With all that is going on around us in the world, does it even make sense to think about decorating your home, some may wonder. Well, why not? Perhaps it makes all the more sense to not only think about making our homes more beautiful and more comfortable, but actually doing it – without going outside the home, of course. When the environment around us reeks of uncertainty, fear, chaos, it makes perfect sense to create serenity, harmony, beauty in our homes – both our physical homes and our inner, real, truer homes within.
This is my story of decorating in the times of corona. Decorating my outer home, while being in a lockdown.
“It is necessary that those who create, whether in great things or small, whether in the unusual masterpieces of art and genius or in the small common things of use that surround a man’s daily life, should be habituated to produce and the nation habituated to expect the beautiful in preference to the ugly, the noble in preference to the vulgar, the ﬁne in preference to the crude, the harmonious in preference to the gaudy. A nation surrounded daily by the beautiful, noble, ﬁne and harmonious becomes that which it is habituated to contemplate and realises the fullness of the expanding Spirit in itself.” (Sri Aurobindo, CWSA, 1: 452).
A home is a living thing. No, let me correct that – a home is living being. It breathes, grows, matures, evolves, renews itself. It requires care and love like all other living beings, if it has to keep doing its dharma of giving soothing refuge and calming protection to those who come into its shelter at the end of every day.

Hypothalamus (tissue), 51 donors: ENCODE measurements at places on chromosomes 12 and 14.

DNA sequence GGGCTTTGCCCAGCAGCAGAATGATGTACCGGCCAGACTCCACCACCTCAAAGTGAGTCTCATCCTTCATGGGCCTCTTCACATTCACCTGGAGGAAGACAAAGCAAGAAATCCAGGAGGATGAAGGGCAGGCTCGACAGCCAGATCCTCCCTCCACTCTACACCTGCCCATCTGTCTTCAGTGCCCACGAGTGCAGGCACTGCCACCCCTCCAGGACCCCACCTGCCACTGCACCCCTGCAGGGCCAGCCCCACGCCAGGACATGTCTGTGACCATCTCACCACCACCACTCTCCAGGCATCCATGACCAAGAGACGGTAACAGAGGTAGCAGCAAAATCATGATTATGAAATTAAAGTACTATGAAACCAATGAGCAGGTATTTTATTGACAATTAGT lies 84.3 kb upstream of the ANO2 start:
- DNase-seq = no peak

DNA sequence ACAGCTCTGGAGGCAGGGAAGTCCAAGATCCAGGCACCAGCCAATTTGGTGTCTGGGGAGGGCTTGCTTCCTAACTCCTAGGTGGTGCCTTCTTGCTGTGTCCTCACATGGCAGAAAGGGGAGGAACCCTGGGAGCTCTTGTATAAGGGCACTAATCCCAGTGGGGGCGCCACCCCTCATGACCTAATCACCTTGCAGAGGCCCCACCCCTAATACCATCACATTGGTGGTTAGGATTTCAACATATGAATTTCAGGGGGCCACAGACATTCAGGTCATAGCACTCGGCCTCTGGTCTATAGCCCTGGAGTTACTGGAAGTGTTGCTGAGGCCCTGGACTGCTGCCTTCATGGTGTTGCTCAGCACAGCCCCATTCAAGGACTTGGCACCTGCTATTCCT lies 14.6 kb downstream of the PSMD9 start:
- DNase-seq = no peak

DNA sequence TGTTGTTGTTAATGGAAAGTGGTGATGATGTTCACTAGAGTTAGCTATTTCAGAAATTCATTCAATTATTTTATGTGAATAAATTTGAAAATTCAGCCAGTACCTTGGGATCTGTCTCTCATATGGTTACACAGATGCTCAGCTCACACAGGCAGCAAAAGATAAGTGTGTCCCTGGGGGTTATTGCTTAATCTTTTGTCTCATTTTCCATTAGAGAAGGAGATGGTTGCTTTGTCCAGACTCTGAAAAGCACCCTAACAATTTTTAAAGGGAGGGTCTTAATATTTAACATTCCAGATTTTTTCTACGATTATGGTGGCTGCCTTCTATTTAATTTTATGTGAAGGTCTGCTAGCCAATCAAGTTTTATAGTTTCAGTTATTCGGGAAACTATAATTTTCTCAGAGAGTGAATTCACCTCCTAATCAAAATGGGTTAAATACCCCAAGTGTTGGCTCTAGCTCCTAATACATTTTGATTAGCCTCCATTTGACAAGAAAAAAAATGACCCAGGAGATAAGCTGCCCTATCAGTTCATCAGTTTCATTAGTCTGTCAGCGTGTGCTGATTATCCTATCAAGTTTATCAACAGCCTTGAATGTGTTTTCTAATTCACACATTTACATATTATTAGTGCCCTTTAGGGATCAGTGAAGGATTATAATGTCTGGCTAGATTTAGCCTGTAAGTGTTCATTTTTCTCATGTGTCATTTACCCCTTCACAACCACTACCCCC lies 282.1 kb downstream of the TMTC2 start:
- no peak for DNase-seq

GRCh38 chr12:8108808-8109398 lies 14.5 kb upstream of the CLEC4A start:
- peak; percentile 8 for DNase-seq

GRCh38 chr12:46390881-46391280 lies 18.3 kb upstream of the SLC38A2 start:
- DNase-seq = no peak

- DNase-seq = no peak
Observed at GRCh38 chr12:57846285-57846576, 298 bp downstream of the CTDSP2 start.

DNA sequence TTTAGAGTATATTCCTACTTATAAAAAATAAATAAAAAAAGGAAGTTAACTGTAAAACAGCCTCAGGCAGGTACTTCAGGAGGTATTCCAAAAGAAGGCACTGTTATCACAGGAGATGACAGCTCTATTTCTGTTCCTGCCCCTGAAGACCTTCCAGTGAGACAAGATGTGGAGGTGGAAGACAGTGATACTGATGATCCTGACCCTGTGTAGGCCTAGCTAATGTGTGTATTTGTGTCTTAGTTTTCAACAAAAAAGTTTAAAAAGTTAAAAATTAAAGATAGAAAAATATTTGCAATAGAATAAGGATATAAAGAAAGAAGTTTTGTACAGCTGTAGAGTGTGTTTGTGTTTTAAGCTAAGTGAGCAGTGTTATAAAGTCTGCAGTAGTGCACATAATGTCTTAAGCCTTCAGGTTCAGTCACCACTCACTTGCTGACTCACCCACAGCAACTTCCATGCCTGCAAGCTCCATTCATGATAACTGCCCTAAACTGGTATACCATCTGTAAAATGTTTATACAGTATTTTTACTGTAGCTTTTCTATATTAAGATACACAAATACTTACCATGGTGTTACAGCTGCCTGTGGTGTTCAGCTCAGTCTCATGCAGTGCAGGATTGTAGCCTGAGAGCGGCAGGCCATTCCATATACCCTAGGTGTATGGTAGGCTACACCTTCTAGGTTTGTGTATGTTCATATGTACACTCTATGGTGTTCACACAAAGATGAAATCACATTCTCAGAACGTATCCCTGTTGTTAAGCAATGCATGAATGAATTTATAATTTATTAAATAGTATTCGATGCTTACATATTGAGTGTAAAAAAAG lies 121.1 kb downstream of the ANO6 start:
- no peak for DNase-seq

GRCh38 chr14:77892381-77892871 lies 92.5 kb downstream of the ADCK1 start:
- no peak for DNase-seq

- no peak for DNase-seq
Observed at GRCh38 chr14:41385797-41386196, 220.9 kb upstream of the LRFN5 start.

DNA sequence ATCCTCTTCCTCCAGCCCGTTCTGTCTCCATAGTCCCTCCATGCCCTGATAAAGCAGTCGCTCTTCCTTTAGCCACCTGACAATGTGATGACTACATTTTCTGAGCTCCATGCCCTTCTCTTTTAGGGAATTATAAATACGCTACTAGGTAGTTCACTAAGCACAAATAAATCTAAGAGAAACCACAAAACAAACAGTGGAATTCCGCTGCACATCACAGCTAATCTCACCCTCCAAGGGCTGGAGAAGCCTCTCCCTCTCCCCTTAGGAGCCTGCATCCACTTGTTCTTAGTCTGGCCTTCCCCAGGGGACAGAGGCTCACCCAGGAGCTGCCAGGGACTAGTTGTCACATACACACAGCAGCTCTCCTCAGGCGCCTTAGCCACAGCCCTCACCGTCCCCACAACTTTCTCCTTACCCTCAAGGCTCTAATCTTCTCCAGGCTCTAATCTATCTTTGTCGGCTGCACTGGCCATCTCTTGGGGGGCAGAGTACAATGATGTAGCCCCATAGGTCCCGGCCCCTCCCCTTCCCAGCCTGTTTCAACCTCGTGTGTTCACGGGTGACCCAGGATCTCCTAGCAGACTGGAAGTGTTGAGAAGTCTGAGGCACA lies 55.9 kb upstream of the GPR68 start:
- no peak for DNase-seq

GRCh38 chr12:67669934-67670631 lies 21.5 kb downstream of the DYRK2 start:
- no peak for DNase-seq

Over time a home, like its inhabitants, also begins to get tired and show signs of age. And that’s when we, the inhabitants of the home take the time to help the home renew and refresh itself. These acts are called home renovation in more technical terms.
“The Divine is in things also and that is why they must be treated with care.” (The Mother, CWM, 14: 323)
Recently, my husband and I embarked on such a project at our home. Our home needed some minor fixing ups, a few necessary updates which had been long overdue, but more importantly, it really needed a fresh coat of paint – both indoors and outdoors. The woodwork and metalwork throughout the house also needed painting, polishing and varnishing. Since we were going to get all that done, we decided we might as well get all the wooden and rattan furniture in the home painted and polished.
This was going to be a time-consuming project as ours is a two-storey, fairly large sized house with several outdoor spaces and a small garden. Which is one of the reasons why we had been postponing it for a couple of years (other reasons being some family situations and the financial aspect of the project).
“Not to take care of material things which one uses is a sign of inconscience and ignorance.
“You have no right to use any material object whatsoever if you do not take care of it.
“You must take care of it not because you are attached to it, but because it manifests something of the Divine Consciousness.” (ibid)